“With that one, I remember saying to myself, ‘Well, at least I only got the $30 shirt, instead of the $120 jersey,’” says Walls, who has invested in a handful of RJ Barrett jerseys, but has otherwise—with Immanuel Quickley and Mitchell Robinson—stuck to the jersey shirts, fearing the Knicks will then turn around and trade the player away. It’s obviously a founded concern: In an almost unthinkable statistic, New York hasn’t re-signed one of its first-round picks on a multiyear deal since 1999, when point guard Charlie Ward from those consistent, rough-and-tumble 1990s Knicks clubs, was retained.

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While it’s challenging to place just how en vogue NBA jerseys are in today’s culture, it wasn’t long ago—during the early 2000s—that they were all the rage within America’s pop culture. In that era, things shifted from merely teenagers or kids being able to wear them. You seemingly couldn’t watch a high-profile rap video without seeing one. And it was around that same time that sports-apparel company Mitchell and Ness struck a licensing agreement with the NBA for the right to manufacture throwback jerseys, which exploded on the market and further popularized the growing brand. To this day, there’s arguably no quicker way to identify a fan than by seeing one who’s dressed in a jersey.

If player turnover has made some fans more reluctant to buy jerseys, it hasn’t shown in the league’s internal data in recent years. In fact, league officials say jersey purchases have jumped by double-digit percentages in five of the past six years—a boost aided in part by Nike and the NBA rolling out dozens of new styles and specialty jerseys, which encourage new sales. Jersey purchases continue to account for about 40% of the league’s apparel sales, a number that’s in line with historical norms, officials say.

Some recourse exists for fans who get burned by the quick-churn nature of today’s player turnover. American Express offers to replace fans’ jerseys for free if a player switches teams within 90 days of the person’s purchase, and the company extends that deal out for a full year when the purchase is made using an American Express card. (It’s not clear that this helps non-AmEx holders who bought Walker jerseys at the start of the season. Since he’s still technically on the roster, there’d be no grounds to exchange the jersey. And fans who bought Wall’s jersey would be in a similar boat, despite him being held out.) Going that route is perhaps the best way for a fan to guard against a team or executive that swaps out players like a fantasy football player.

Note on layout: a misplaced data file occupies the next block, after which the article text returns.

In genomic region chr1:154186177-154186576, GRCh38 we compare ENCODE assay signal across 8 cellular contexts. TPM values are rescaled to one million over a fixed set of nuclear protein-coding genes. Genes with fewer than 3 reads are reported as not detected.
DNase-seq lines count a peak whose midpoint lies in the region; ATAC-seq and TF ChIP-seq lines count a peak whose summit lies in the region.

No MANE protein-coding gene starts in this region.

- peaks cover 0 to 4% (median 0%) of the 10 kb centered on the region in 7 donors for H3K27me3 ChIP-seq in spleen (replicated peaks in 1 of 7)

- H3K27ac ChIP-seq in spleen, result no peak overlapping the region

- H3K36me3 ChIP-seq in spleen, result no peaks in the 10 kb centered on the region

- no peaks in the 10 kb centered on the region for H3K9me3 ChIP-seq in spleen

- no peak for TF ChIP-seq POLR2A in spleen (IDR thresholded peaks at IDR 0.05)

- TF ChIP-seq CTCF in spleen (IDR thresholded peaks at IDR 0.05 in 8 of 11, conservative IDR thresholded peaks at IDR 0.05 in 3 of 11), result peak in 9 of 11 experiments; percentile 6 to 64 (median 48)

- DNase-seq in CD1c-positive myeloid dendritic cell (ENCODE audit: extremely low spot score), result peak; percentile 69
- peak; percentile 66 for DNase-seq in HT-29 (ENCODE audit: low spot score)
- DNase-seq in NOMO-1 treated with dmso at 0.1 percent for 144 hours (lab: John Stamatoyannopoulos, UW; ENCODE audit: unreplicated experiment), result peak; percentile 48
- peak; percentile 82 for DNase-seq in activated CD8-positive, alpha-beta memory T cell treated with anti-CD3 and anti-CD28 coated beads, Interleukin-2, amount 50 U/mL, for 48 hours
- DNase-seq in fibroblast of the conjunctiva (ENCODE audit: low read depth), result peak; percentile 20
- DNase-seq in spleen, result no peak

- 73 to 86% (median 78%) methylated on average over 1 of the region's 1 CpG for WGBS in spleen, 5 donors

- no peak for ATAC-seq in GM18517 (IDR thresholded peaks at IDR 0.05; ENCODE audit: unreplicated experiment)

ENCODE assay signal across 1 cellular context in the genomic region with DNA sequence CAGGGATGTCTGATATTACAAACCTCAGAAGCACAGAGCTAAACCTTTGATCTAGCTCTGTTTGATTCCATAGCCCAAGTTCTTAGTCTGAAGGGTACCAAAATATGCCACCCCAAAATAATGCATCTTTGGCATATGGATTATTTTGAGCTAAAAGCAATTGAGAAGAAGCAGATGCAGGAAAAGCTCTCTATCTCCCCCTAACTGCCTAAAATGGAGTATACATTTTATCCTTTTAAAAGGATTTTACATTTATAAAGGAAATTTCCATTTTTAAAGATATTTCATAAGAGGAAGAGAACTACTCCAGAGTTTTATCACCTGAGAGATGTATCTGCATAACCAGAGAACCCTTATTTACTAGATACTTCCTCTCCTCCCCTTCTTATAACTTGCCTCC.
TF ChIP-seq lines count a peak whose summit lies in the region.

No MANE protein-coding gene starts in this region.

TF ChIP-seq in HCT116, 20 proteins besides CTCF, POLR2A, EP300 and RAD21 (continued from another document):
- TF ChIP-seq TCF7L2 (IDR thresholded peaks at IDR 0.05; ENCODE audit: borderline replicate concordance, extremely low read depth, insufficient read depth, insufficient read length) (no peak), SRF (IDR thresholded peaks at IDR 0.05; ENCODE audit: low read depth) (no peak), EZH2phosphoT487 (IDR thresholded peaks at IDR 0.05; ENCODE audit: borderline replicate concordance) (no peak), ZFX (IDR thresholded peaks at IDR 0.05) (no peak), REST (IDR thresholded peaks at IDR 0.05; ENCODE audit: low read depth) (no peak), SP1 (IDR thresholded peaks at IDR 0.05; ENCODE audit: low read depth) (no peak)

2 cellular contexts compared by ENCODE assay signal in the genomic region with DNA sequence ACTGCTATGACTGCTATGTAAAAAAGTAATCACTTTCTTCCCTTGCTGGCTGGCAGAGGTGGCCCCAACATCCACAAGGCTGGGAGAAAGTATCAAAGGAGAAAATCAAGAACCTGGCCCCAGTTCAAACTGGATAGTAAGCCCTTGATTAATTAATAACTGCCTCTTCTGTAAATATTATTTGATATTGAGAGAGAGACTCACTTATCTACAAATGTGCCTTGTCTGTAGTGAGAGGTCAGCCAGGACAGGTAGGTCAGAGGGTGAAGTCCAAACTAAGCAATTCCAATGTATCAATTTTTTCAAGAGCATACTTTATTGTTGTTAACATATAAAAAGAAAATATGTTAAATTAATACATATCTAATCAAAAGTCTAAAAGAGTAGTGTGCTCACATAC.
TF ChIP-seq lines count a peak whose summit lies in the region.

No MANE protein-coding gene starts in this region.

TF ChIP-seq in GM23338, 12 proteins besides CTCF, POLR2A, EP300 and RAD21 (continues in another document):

There are other approaches that can be taken. Ethan Giles—a 27-year-old Sixers supporter who owns a stable of obsolete jerseys including Horford, Seth Curry, Josh Richardson and Robert Covington—says he orders his from China for $40 to avoid feeling let down when players inevitably leave town. (With 78 different players since 2017, Philadelphia isn’t far behind Houston in terms of player movement.) And while authentic throwback jerseys are a small fortune relatively speaking, because they represent iconic players from a prior era, at least there’s no risk of them being moved at the trade deadline.

“If I’m gonna buy a jersey, it’d be a throwback at this point,” says 35-year-old Jammel Cutler, adding that both his career as a writer covering the NBA and his hard-knock life as a Knicks fan during the 2000s diminished his desire to buy current players’ jerseys. Cutler said he watched Latrell Sprewell, Trevor Ariza, Steve Francis, Raymond Felton and Landry Fields get traded—and Allan Houston retire—shortly after spending well more than $100 on each of their New York jerseys.

James Harden jerseys

James Harden Sixers jerseys will surely be a hot item ... but some fans might hesitate to purchase one.

Still, for how cutthroat a handful of teams have gotten in some instances, there’s no question that player empowerment has been a factor in the high level of churn, too. The trade that sent Thomas to Cleveland in exchange for Irving, for example, almost had to include a player of Thomas’s caliber, as the Cavs were concerned that LeBron James—who was a soon-to-be free agent—would skip town without an All-Star-caliber replacement to keep the team in title contention. And just last month, with speculation swirling, Harden asked out of Brooklyn, even though he’d just pushed for a trade to get out of Houston the season before. It all resulted in the one-time MVP being dealt to the Sixers.

While the trade ignited a legion of Philadelphia fans, and likely prompted brisk jersey sales business at the team shop, it forced some of Harden’s previous fans to pause. That was even the case with Wollam, the Rockets fan who owned several Harden jerseys and continued to support the guard from afar.

“I was happy for him when he left because the ownership here was never going to pay [for a contender], and a lot of the time he was here with a bunch of scrubs, or his best teammates would get hurt,” says Wollam, who bought a Harden Nets jersey, and whose parents got her Nets pajamas for Christmas. “But the Nets situation—the way he turns it off, then back on—was a bit of a turnoff. It wasn’t a good look. I still support him, but I feel like I bought into Brooklyn more than he did.”

Wollam even bought tickets to an April Nets game at Barclays Center as a college-graduation gift for her nephew, who’s a Kevin Durant fan. She’d planned to bring her Harden jersey on that trip, to root for her favorite player. But then the trade happened. Now, she says, “I probably can’t wear it to that game anymore.”